For all the discussion on what the future AR/VR user experience will look like and how to get there, four categories stand out which will serve as a point of focus over the next 1-2 years to push the entire industry forward: Displays, expanding network bandwidths, deep learning, and interactive communication. Smartphones are already providing consumers with the level of precision screen specs and computing power required to enjoy AR experiences. Deep learning is essential in fostering real-time image recognition and tracking augmented objects, giving them real positional data and features. While advancements still need to be made across the industry for a truly augmented reality future, great companies and great minds are working together to make our dreams a reality.
"ML" platforms from vendors like Amazon, Google, IBM, Microsoft, and others can automate business processes on a previously impossible scale and free up employees for more creative, thought-intensive work. For example, the Cloud Machine Learning platform Google opened for business last year provides image-recognition services--not too different from what Google Photos does for your phone's pictures--that allow Airbus to correct satellite imagery to distinguish between snow and clouds. Box, for example, first signed up with Google to use its Google Cloud Machine Learning Engine to automate image recognition. "So when we looked at what problem we could solve first with machine learning, it made natural sense to start with providing an image recognition service through our partnership with Google Cloud."
The company predicts that 24.5 million voice-compatible devices will be shipped this year, ready to field the requests of their owners to turn on the lights, lock the door or close the blinds and play some music In 2014, Apple introduced its Siri-equipped smart-home system HomeKit, allowing users to control all their connected products -- Wi-Fi, lights, thermostats, etc. Brookfield worked with Apple for about 15 months to integrate HomeKit with the home builder's specifications and chose the tech giant over others because of its commitment to privacy. Homeowners can purchase a variety of Amazon voice-control products, such as the Echo, Echo Dot and Echo Show, to give commands. Alex Capecelatro, co-founder of Josh.ai, is trying to make his company's virtual assistant, Josh, your new roommate.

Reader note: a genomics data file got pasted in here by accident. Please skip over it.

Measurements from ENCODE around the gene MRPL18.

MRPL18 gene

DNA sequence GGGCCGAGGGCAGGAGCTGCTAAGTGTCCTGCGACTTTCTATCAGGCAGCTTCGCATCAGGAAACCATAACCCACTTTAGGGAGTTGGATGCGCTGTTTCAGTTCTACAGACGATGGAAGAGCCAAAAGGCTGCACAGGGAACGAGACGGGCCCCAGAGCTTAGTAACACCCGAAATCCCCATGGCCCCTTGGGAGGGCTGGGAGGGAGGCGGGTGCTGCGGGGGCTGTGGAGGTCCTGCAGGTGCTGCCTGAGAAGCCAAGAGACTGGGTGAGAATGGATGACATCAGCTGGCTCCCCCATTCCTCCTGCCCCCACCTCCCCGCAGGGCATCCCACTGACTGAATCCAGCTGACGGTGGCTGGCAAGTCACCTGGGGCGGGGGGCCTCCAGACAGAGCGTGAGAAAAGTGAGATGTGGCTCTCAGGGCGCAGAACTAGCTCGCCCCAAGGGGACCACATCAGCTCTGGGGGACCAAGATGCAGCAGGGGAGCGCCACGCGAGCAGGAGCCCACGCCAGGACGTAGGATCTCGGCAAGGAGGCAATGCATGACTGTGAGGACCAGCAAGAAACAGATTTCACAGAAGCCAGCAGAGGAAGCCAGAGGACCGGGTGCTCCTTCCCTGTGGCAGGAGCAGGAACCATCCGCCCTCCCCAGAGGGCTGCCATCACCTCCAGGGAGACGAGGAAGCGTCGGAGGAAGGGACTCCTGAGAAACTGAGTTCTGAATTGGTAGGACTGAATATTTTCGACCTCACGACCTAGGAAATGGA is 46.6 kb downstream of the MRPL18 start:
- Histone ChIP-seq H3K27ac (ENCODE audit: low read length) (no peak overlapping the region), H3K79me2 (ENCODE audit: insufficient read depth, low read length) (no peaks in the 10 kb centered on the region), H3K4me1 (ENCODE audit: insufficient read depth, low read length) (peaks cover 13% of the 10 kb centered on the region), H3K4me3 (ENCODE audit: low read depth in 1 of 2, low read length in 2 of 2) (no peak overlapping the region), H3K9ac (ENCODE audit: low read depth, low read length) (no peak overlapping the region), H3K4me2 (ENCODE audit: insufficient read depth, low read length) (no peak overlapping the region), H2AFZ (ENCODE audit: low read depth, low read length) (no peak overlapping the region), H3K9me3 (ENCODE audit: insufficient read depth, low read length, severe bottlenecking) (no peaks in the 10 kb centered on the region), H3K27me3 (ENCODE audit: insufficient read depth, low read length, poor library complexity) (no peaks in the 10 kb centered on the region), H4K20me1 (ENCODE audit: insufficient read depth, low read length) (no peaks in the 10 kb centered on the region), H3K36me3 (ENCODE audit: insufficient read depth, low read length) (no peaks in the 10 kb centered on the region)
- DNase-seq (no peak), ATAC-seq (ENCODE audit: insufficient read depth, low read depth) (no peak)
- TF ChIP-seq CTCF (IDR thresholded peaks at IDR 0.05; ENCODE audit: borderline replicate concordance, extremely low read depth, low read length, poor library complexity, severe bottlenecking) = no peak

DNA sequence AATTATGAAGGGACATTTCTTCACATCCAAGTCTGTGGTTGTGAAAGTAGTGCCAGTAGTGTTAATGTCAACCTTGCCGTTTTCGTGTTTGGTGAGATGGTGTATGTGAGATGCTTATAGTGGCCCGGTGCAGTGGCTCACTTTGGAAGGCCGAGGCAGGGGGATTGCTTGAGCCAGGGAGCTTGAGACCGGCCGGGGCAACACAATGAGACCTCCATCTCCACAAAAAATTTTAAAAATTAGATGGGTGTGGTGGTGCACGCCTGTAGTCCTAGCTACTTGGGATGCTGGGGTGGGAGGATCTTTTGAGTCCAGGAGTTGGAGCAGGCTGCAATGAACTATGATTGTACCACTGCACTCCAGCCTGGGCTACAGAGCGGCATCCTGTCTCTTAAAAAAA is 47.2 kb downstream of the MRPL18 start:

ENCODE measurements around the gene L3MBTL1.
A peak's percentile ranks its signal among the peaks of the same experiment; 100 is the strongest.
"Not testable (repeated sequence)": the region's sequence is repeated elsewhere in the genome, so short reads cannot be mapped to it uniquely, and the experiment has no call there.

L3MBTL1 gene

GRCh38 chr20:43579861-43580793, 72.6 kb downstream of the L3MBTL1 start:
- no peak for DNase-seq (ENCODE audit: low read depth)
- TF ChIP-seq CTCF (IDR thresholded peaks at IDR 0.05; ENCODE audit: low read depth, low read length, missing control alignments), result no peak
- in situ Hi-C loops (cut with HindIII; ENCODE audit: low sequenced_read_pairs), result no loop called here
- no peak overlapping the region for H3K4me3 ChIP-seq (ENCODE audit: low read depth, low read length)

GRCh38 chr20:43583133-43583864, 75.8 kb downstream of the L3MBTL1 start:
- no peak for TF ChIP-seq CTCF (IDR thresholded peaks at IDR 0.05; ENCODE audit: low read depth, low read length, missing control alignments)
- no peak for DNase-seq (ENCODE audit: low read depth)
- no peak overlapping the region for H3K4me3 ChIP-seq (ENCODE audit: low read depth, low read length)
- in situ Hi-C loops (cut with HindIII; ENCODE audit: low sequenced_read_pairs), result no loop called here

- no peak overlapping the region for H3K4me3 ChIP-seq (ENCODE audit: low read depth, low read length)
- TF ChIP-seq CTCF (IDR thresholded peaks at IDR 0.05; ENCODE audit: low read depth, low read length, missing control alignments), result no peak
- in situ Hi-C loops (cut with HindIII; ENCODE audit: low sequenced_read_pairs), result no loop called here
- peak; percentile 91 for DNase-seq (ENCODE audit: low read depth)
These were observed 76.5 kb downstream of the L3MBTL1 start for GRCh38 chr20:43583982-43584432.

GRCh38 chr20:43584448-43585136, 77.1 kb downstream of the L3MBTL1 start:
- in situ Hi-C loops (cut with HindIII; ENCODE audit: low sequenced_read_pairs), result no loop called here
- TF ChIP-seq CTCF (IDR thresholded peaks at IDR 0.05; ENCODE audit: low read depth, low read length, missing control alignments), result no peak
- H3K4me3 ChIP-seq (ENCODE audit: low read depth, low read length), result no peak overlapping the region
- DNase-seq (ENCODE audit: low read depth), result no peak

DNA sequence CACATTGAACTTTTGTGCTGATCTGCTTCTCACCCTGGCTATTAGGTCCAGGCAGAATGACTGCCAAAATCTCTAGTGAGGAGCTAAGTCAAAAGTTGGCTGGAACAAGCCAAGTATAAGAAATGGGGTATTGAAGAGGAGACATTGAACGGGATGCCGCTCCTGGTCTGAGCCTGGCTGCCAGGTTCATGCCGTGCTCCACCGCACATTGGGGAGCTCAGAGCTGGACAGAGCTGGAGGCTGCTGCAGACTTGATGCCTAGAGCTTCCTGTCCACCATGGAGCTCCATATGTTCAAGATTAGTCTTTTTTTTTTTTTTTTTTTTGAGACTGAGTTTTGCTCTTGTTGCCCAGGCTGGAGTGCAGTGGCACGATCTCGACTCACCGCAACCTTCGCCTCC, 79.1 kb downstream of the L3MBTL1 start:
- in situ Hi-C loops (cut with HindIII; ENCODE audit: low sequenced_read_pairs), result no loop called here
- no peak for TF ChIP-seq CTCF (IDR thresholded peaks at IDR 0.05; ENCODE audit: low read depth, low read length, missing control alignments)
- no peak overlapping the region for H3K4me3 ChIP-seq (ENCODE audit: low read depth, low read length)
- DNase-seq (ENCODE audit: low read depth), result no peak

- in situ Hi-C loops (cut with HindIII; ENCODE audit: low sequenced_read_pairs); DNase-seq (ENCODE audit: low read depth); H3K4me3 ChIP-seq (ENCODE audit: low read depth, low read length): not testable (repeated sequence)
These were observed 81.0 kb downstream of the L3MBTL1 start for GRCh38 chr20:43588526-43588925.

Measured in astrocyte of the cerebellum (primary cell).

Des Butler, of the Queensland University of Technology, said the privacy risks involved in driverless vehicles were a "sleeper issue" that regulators were yet to fully consider, even though car manufacturers say the technology could be on roads in Australia by 2020. Christensen said the technology's "largest benefit" would be reducing Australia's road toll. Last month, a parliamentary inquiry into social issues relating to the roll-out of driverless vehicles recommended the establishment of a national taskforce to deal with the "ownership, use and security frameworks applicable to the data generated by automated vehicles". It also recommended further investigation into establishing exactly who owned data produced by a car, and the rights of consumers, manufacturers, insurers and government agencies.
Artificial intelligence (AI), with its capability to draw "intelligent" inferences based on vast amounts of raw data, may hold the solution. Follow the money, and you'll see big bets on healthcare AI across the globe: 63% of healthcare executives worldwide already actively invest in AI technologies, and 74% say they are planning to do so. PwC's Global Artificial Intelligence Study, which analyzed AI's potential impact on each industry, found that healthcare (along with retail and financial services) is poised to reap some of the biggest gains from AI in the form of improved productivity, enhanced product quality, and increased consumption. For example, 94% of survey respondents in Nigeria, 85% in Turkey, 41% in Germany, and 39% in the UK are willing to talk to and interact with a device, platform, or AI-guided robot that can answer health questions, perform tests, make diagnoses based on those tests, and recommend and administer treatment.